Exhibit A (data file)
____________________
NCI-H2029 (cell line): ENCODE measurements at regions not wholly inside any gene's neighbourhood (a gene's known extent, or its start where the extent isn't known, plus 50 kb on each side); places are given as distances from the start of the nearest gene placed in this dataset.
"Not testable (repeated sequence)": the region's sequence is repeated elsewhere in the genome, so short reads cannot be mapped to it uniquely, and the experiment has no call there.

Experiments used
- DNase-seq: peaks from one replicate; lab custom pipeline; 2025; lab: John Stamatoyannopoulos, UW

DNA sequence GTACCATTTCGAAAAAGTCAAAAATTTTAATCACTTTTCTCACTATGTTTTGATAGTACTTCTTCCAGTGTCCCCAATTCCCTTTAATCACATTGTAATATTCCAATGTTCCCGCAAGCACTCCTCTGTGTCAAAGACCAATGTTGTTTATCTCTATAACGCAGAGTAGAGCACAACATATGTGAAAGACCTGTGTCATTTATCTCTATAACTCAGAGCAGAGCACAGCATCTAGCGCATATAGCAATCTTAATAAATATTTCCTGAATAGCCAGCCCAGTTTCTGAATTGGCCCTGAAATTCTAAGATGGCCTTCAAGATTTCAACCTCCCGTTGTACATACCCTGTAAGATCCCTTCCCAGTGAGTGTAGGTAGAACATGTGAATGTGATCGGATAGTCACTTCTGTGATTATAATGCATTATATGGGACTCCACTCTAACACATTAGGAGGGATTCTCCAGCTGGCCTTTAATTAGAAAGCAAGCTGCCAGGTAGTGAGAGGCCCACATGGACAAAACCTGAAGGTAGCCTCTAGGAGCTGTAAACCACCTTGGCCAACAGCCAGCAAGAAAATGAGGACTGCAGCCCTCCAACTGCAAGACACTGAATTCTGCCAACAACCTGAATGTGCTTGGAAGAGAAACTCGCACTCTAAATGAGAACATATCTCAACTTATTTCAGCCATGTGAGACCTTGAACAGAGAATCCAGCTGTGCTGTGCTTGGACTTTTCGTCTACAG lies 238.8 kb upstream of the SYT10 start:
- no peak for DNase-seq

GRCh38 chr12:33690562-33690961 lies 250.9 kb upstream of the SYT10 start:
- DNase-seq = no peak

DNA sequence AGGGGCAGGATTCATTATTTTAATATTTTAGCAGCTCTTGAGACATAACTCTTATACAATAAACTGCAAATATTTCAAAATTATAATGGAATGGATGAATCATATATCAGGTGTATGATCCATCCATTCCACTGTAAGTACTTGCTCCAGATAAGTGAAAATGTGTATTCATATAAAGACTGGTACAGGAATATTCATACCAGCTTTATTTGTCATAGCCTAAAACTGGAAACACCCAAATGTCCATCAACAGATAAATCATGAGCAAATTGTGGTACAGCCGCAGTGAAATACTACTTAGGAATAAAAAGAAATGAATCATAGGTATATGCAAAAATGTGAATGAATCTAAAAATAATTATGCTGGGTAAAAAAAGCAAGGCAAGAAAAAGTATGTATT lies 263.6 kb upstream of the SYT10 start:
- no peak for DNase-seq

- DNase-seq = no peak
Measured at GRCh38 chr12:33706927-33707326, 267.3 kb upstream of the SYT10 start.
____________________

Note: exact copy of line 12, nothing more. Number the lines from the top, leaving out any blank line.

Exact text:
Measured at GRCh38 chr12:33706927-33707326, 267.3 kb upstream of the SYT10 start.